The structure of DNA
Francis Crick and James Watson first described the structure of DNA in 1953. They received the Nobel Prize for this discovery. They revealed that DNA has two strands and each one is made up of a chain of nucleotide bases.
There are four types of bases, which can appear in the chain in any order. The bases are called A, T, C and G - short for adenine, thymine, cytosine and guanine.
The nucleotide bases are attached to a supporting scaffold of sugar and phosphate molecules.
The two strands join together by weak bonds. These bonds always form in the same way:
As are attracted to Ts, so they always pair up. And Cs are attracted to Gs, so they always stick together.
This pairing means that one strand of DNA is the mirror image of the other - scientists call this complementary base pairing.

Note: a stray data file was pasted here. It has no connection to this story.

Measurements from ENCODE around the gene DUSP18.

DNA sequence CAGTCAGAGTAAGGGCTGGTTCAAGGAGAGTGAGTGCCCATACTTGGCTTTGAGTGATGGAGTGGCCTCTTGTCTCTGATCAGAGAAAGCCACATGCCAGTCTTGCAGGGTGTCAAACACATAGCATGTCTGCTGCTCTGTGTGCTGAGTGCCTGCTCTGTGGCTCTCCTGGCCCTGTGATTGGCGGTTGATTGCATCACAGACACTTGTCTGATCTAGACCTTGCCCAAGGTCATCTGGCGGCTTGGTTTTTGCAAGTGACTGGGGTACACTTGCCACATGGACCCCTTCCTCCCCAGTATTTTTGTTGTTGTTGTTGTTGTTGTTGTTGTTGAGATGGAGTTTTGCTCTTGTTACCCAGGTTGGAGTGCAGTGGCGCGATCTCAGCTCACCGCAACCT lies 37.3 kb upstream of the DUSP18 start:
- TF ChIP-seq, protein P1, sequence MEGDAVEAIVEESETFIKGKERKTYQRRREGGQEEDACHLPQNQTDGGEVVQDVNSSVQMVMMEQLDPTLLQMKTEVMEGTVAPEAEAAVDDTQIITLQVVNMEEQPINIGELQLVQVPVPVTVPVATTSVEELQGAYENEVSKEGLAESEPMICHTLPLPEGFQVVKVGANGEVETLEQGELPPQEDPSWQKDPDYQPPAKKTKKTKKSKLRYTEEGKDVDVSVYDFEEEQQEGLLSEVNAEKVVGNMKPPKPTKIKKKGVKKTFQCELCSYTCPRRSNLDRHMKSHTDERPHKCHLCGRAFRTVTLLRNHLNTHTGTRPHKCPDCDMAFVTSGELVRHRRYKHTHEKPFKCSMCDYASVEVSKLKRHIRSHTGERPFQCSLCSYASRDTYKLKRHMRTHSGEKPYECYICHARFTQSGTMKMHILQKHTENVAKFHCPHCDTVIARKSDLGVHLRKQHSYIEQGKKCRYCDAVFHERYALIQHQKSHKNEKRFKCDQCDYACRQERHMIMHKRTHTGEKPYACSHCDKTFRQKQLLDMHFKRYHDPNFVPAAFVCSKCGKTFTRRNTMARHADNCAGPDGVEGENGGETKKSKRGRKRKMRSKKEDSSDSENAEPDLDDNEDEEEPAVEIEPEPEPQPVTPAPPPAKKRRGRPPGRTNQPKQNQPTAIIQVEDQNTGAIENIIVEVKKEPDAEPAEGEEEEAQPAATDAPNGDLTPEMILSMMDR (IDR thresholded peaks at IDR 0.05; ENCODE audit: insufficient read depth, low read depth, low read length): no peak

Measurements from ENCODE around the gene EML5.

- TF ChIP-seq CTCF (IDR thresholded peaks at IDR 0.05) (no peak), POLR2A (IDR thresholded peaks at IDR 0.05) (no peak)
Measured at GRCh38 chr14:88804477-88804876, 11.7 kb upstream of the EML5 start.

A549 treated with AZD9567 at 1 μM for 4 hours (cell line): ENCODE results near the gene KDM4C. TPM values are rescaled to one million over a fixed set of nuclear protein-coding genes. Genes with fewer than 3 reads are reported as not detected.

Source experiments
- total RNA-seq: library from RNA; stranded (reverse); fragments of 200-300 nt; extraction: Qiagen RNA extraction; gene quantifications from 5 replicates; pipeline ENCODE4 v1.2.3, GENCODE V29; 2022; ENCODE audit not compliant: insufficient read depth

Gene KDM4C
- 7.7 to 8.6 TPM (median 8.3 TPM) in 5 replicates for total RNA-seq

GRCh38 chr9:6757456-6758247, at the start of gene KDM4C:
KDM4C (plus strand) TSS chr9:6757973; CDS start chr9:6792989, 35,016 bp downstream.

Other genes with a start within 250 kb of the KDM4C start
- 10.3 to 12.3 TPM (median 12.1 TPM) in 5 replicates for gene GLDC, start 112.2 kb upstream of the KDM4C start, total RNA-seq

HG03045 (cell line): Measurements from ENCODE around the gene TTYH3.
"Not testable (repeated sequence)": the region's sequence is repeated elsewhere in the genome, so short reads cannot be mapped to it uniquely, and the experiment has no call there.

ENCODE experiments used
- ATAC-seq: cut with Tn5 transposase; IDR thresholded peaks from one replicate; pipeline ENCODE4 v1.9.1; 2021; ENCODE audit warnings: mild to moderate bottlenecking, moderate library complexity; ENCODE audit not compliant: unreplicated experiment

The paired bases are like the rungs of a flexible ladder. If you were to take hold of the two ends of the ladder and twist them in opposite directions you would end up with a spiral structure. In the case of DNA, this structure is known as a double helix.
When DNA needs to be copied the helix unwinds and the weak bonds between the nucleotide bases break, allowing the strands to separate. This means that the molecular 'machinery' that copies DNA can get access to the bases.
Each strand can then be used as a template to build a new complementary strand. In this way one DNA molecule becomes two. This is important when cells multiply.
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